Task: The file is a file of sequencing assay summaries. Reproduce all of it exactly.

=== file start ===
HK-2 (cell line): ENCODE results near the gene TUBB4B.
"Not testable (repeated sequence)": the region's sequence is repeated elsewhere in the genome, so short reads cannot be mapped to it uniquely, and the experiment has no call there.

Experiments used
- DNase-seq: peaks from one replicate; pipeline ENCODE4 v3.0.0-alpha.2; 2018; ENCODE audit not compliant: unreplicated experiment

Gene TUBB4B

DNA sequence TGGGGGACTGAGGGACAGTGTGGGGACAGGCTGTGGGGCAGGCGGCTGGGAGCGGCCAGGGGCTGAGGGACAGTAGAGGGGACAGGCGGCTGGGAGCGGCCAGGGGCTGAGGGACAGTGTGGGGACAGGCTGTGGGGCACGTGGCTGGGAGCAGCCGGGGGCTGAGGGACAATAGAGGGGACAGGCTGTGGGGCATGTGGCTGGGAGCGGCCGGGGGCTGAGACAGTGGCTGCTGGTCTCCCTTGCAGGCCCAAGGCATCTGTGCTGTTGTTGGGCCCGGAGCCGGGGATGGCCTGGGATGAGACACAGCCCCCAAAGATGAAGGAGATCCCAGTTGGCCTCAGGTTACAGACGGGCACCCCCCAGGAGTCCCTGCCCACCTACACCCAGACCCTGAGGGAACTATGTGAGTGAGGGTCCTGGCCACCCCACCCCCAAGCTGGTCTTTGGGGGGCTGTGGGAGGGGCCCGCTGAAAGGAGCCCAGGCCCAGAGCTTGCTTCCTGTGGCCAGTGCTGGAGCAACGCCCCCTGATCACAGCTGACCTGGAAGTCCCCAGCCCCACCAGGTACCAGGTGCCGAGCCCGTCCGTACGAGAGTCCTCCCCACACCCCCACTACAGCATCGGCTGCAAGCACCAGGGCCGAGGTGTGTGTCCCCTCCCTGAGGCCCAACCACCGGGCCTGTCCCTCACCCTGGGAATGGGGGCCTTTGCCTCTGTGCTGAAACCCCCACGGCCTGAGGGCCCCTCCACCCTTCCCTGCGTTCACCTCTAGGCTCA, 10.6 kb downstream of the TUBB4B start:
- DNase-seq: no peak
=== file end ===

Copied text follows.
HK-2 (cell line): ENCODE results near the gene TUBB4B.
"Not testable (repeated sequence)": the region's sequence is repeated elsewhere in the genome, so short reads cannot be mapped to it uniquely, and the experiment has no call there.

Experiments used
- DNase-seq: peaks from one replicate; pipeline ENCODE4 v3.0.0-alpha.2; 2018; ENCODE audit not compliant: unreplicated experiment

Gene TUBB4B

DNA sequence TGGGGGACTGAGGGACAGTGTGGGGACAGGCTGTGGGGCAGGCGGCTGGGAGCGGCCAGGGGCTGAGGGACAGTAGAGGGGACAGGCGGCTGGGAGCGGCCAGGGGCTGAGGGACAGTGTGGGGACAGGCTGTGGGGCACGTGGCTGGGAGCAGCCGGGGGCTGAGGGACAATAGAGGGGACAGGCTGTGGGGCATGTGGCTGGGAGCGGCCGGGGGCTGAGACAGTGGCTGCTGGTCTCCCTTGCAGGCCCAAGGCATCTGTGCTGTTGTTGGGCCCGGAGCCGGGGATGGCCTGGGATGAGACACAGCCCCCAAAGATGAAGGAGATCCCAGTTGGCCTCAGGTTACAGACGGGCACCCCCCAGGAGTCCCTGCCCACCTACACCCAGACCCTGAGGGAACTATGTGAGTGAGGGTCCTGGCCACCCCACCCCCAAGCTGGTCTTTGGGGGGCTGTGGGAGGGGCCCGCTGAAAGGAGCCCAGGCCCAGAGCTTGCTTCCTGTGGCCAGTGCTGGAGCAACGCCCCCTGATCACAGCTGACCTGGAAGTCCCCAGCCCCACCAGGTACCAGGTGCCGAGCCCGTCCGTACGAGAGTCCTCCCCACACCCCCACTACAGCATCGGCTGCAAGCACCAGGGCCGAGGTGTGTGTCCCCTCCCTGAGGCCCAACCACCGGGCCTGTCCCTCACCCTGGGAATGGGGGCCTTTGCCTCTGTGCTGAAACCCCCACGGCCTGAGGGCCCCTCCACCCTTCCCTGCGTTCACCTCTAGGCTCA, 10.6 kb downstream of the TUBB4B start:
- DNase-seq: no peak